Do you use one contract template, with universal language, to control all goods and services provisions? Does this cause confusion, in holding HR consultants to the same bonding, licensure and insurance provisions as those who child nuclear power operations?
Is legal attempting to guard against all risks of all types and all sizes in all contracts? Does legal work with you to tailor individual contracts to manage reasonable risk in the activity, material, product or service involved - and does that process include definition of a specific supplier's profile and history?
Do you find it difficult to find DBEs willing to bid in your environment? Are you falling short of DBE contracting goals?
Are your "requirements" eliminating DBEs from the acceptable bidding pool? Do they also discourage all but the largest providers from proposing services or providing goods and materials?
Do your internal customers' traditions and preferences along with legal's demands erect barriers to entry for smaller, less traditional and possibly disadvantaged enterprises from working effectively with you? Are you actively collaborating with internal customers to open avenues to new thinking, new business models among suppliers and initiating conversations with potential DBE suppliers?
Does Legal have the ear of senior leadership in tilting the playing field to larger household names in solutions provision? What are you doing to establish SCM or procurement as valued internal partners, with a clear understanding of, and linkage with, enterprise performance objectives?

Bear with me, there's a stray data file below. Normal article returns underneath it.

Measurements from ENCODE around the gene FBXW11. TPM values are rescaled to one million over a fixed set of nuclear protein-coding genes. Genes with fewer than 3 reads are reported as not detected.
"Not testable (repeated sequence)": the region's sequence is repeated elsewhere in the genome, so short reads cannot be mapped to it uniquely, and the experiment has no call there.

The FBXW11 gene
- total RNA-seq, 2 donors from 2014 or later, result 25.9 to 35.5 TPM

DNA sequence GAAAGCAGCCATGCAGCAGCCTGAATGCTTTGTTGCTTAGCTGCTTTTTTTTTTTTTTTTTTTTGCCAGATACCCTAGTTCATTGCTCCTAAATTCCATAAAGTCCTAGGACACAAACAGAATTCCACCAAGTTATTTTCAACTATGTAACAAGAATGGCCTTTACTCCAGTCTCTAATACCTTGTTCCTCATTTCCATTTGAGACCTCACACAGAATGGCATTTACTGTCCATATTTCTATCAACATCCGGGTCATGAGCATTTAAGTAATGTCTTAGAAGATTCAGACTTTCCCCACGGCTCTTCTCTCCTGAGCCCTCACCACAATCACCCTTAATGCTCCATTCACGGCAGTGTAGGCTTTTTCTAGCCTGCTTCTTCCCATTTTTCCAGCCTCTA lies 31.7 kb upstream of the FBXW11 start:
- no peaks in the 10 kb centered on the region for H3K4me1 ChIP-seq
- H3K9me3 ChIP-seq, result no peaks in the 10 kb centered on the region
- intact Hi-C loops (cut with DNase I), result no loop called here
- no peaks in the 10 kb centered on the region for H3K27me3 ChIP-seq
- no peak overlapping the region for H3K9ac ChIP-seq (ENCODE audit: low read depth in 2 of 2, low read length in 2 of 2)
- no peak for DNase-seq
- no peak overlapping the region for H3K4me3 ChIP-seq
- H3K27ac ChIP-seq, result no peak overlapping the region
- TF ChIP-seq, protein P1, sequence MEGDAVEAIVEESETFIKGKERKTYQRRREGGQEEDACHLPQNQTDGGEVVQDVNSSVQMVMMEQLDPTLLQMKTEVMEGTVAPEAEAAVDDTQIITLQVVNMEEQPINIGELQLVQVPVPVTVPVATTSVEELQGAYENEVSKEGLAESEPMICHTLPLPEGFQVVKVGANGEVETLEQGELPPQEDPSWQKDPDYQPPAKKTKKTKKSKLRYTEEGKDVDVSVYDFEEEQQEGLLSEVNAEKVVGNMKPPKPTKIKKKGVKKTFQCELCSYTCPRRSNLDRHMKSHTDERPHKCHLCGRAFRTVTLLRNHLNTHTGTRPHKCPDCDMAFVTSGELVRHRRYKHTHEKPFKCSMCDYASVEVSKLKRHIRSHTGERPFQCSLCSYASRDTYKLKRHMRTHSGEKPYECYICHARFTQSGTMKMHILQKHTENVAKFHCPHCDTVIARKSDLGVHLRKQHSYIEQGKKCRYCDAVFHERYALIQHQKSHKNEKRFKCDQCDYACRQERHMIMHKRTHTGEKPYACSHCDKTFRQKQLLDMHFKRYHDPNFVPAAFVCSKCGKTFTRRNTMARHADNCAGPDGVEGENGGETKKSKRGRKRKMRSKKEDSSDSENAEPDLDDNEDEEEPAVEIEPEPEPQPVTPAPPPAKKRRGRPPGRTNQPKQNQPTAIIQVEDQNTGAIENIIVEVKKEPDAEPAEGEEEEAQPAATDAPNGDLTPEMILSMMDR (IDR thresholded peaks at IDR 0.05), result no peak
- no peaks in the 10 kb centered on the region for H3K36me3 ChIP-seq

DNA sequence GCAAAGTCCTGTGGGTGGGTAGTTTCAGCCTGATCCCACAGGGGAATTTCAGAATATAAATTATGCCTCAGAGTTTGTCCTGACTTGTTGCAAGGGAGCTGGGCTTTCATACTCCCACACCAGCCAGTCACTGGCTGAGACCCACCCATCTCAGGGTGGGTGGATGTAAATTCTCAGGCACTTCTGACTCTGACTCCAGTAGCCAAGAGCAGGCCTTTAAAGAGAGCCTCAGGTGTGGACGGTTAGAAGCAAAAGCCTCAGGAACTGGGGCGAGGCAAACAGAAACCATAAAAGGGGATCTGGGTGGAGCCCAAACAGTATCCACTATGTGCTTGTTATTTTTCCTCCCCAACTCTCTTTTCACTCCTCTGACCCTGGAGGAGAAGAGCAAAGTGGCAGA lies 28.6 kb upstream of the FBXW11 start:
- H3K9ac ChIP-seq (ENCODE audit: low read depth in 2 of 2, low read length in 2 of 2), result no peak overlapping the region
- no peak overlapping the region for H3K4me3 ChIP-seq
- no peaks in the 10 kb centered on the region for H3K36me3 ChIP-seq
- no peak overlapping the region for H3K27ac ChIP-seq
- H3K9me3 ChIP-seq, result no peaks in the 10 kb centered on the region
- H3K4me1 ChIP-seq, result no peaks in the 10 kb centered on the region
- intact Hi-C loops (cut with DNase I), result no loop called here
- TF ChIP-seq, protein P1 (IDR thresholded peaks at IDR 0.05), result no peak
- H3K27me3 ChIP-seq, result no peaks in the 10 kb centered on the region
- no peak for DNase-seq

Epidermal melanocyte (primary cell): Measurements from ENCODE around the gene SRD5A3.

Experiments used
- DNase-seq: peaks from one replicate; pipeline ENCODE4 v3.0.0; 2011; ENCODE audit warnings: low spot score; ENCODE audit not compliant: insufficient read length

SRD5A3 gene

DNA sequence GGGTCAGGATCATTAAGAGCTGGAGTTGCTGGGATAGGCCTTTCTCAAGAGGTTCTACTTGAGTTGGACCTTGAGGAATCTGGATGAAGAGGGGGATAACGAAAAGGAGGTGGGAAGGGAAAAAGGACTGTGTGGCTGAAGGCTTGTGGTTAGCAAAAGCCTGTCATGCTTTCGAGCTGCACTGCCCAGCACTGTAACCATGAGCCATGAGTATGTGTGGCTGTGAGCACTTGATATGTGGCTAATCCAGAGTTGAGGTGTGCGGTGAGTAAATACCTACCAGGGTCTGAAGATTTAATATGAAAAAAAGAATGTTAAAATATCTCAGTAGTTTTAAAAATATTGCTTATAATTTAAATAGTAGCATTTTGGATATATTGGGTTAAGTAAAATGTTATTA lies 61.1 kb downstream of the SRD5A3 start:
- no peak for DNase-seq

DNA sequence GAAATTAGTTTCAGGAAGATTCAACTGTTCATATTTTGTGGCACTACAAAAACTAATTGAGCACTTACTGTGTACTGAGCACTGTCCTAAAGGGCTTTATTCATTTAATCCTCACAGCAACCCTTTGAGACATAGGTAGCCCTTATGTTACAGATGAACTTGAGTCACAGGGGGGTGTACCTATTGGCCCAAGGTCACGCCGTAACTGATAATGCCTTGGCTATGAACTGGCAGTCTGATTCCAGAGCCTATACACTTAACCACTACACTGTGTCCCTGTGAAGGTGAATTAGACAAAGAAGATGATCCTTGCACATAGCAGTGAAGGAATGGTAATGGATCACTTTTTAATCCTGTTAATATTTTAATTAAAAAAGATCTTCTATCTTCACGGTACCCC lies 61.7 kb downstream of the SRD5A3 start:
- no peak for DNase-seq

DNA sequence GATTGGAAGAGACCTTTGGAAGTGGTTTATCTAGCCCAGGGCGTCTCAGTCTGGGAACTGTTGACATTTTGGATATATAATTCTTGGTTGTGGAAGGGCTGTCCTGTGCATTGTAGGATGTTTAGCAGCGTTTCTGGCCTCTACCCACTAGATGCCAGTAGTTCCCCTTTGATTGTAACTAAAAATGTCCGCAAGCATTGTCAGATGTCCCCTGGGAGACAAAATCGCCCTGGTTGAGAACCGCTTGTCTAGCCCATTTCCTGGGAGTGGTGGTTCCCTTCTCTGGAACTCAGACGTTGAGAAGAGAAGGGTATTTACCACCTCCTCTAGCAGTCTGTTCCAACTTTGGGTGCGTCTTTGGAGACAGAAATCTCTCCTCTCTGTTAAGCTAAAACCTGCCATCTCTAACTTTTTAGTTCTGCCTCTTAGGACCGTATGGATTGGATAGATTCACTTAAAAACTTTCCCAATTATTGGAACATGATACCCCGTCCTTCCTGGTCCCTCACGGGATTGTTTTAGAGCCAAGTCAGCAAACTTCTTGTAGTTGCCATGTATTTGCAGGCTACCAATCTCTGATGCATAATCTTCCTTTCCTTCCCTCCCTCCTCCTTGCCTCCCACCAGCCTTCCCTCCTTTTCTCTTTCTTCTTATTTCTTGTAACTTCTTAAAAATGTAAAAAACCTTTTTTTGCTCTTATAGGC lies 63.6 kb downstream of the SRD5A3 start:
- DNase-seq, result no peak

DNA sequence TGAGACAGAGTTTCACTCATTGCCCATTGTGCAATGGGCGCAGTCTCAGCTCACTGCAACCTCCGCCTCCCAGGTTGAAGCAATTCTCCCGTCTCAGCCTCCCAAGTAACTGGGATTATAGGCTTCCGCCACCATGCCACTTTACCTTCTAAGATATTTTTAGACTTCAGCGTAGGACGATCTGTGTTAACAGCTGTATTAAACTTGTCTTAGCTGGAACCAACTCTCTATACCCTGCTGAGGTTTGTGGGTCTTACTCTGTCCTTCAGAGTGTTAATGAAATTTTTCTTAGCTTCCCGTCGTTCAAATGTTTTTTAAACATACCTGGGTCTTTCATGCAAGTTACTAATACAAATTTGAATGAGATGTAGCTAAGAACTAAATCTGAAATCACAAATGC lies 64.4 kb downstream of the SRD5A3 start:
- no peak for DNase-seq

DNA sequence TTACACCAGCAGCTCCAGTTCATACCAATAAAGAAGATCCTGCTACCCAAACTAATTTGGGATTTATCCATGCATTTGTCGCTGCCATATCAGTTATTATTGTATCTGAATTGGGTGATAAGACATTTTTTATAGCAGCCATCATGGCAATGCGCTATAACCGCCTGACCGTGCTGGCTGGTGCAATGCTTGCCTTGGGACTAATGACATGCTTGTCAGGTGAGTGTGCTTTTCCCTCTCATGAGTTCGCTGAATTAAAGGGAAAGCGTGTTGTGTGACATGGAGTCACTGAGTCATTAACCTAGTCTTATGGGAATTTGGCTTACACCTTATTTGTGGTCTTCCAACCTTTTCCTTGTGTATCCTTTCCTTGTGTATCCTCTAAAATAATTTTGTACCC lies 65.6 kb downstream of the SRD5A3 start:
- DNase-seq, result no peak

Has your working relationship with legal impacted your internal interactions with other functions, e.g., HR, IT, real estate, field operations, manufacturing, finance & accounting? What have you done to mitigate these impacts? What have you done to build close working relationships, in general, with peer functions and internal customers?
How have you categorized and classified the goods, services and suppliers that make your business operate? Do you distinguish among levels of business criticality, product complexity, corporate mission impacts and the like?
How do you manage supplier/provider performance - to contract, on specific goods or services - to both achieve performance targets and to demonstrate capability to your peers and superiors? How do you publicize the results of these efforts?
The Never-Ending Quest
The question and answer drill can go on and on. At core, though, is a frightening reality. How well you partner with peers, such as legal and others, will, to an extent, not always understood, define how successfully your end-to-end supply chain operates.
With legal as a permanent adversary, you are guaranteed to lose. With legal as a flexible and knowledgeable ally, you have a better than even fighting chance at supply chain success.
Wars have losers; we all know that. But, it is not important that you might win and legal (or other function) loses. In war, even the victor loses. Loses support, loses resources, loses credibility, loses focus - all very real possibilities with very real consequences.
Perhaps in a geopolitical arena, wars are sometimes necessary and unavoidable. In our world of integrated supply chain management, peace, teamwork and collaboration can make winners of us all - our function, our supply chain, our peers, our customers (both internal and external) and our supplier/provider bases.
And then, we will not have to face the specter of Nebuchadnezzar beating our brains out and throwing us in jail.